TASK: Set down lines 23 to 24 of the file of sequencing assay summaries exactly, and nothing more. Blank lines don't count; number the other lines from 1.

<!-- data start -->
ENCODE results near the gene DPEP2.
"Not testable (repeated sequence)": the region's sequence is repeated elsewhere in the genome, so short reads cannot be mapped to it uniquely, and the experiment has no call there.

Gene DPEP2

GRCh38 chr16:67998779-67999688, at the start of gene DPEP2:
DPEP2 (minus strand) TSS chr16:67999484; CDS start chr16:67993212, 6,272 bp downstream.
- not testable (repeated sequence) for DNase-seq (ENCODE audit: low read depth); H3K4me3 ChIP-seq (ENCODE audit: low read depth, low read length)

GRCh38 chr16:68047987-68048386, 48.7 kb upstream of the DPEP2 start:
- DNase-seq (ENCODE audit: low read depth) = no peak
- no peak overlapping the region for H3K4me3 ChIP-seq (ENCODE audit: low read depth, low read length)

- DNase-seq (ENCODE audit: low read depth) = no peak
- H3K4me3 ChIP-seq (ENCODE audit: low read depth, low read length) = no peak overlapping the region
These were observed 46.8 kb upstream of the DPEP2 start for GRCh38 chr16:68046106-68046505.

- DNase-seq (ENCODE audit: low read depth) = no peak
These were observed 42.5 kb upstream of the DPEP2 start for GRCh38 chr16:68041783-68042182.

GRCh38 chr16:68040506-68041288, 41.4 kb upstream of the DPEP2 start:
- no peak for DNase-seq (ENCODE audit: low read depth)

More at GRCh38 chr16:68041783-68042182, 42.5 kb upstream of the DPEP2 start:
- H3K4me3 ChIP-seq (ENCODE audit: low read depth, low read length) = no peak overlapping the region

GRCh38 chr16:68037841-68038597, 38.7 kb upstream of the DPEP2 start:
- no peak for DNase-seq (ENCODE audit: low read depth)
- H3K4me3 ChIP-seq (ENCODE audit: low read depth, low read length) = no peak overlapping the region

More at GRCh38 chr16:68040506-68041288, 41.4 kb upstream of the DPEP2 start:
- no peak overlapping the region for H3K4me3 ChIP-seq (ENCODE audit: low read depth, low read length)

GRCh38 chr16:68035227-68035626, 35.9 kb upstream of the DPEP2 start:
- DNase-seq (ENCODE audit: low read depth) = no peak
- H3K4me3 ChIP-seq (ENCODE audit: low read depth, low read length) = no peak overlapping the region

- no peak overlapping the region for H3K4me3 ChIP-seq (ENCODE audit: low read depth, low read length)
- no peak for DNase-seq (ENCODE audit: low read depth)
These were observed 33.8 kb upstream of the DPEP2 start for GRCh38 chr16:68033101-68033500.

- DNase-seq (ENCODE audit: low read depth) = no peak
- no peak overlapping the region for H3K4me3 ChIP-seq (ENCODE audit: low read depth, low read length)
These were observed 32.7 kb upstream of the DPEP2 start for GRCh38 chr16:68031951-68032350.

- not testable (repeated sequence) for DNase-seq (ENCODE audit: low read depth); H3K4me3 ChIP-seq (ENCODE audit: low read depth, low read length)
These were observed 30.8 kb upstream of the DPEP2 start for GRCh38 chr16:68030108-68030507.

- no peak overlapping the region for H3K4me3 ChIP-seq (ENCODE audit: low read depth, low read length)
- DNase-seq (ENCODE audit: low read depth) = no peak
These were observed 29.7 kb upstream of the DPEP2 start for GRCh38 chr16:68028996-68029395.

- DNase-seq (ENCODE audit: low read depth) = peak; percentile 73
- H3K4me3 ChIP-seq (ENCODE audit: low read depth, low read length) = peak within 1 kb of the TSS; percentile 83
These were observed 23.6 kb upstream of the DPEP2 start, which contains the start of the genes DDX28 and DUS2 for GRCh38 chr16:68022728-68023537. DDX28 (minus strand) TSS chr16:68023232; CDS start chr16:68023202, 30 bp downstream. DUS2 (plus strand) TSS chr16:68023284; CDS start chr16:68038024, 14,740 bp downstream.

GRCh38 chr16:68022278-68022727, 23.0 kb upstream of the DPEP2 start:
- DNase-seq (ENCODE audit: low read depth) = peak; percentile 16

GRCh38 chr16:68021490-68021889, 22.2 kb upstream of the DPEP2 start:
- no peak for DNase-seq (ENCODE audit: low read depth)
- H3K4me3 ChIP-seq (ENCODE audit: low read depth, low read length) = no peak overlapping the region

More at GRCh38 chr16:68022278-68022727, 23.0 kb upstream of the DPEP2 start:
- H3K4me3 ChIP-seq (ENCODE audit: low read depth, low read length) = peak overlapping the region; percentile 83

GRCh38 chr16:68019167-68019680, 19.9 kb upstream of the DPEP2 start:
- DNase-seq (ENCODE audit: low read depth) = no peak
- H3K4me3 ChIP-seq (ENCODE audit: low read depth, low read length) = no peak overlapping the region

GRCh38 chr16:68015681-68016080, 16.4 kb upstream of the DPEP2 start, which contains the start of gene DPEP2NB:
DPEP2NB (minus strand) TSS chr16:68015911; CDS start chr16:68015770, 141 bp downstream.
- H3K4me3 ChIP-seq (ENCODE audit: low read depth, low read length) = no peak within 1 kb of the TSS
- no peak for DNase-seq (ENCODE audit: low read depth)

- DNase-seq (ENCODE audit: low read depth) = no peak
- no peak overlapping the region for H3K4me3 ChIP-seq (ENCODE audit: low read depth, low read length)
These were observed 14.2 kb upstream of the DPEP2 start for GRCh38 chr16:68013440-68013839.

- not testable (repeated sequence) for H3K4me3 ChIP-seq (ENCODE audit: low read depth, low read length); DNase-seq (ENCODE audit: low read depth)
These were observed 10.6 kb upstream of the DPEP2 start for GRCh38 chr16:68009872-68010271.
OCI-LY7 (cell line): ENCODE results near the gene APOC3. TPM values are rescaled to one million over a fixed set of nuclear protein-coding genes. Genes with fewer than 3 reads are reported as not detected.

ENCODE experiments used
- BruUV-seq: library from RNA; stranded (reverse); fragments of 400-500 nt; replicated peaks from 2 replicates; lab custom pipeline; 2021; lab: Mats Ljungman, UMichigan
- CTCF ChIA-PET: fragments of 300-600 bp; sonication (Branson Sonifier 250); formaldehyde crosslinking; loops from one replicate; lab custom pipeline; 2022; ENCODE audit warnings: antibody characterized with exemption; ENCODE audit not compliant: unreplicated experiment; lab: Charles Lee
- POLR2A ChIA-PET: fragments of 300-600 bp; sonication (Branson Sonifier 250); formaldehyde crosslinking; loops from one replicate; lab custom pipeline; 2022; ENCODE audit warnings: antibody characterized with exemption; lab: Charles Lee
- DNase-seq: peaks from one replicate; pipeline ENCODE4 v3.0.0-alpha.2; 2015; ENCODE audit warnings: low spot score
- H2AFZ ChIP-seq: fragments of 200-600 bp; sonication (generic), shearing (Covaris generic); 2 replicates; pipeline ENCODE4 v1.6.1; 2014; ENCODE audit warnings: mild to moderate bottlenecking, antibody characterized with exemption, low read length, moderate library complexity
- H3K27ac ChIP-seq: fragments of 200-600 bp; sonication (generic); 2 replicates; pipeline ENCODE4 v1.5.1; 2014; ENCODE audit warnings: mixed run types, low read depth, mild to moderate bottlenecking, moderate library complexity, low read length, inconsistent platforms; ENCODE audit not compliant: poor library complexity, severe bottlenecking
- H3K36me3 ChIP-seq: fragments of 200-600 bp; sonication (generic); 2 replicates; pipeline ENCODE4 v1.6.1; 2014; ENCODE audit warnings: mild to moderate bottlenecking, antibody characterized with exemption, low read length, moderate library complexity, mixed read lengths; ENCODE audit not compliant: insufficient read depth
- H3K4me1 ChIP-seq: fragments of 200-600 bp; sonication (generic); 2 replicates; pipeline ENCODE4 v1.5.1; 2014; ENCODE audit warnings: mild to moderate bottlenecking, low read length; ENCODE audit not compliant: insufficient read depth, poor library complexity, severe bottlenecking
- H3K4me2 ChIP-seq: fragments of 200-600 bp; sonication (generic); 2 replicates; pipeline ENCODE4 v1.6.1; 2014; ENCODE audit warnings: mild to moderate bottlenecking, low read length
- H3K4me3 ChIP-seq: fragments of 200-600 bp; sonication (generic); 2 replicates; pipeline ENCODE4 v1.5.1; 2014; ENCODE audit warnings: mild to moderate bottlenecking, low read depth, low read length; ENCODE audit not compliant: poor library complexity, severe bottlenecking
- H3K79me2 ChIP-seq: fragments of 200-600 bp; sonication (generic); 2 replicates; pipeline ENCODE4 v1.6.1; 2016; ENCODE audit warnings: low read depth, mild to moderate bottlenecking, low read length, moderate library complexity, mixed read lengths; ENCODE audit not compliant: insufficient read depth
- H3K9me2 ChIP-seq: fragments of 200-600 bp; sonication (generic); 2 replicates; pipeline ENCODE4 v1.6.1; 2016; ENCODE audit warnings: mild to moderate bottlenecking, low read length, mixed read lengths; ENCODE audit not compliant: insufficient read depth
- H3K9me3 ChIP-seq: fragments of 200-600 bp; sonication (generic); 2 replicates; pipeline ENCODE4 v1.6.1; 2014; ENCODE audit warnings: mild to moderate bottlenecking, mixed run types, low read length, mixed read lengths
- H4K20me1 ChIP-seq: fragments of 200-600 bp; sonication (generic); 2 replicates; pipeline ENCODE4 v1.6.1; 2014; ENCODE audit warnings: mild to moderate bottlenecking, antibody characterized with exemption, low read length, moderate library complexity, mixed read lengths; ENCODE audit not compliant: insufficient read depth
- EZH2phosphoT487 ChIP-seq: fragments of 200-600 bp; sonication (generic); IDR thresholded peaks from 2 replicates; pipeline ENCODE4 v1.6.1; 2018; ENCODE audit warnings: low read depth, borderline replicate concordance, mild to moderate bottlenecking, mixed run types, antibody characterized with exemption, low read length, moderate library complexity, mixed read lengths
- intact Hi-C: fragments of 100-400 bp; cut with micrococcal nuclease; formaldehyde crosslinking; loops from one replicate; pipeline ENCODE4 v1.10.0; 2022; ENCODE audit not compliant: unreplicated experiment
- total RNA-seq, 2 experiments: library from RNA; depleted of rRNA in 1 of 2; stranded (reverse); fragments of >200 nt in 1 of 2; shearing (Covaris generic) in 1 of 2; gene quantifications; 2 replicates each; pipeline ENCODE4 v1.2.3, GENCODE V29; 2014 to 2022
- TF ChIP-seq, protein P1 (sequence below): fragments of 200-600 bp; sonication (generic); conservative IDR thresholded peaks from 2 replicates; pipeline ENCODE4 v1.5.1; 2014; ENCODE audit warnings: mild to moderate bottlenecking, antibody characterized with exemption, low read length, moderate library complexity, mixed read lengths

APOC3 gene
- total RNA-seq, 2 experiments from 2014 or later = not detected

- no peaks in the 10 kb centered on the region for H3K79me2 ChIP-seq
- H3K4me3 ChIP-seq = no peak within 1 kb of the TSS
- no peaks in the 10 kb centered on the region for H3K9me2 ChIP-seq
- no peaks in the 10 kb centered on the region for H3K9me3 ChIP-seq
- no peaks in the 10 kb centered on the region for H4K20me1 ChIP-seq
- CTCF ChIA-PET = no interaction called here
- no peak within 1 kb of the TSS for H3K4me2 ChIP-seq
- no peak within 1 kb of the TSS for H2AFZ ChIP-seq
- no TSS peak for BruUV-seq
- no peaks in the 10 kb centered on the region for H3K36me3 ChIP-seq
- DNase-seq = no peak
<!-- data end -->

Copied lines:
- no peak overlapping the region for H3K4me3 ChIP-seq (ENCODE audit: low read depth, low read length)

GRCh38 chr16:68035227-68035626, 35.9 kb upstream of the DPEP2 start: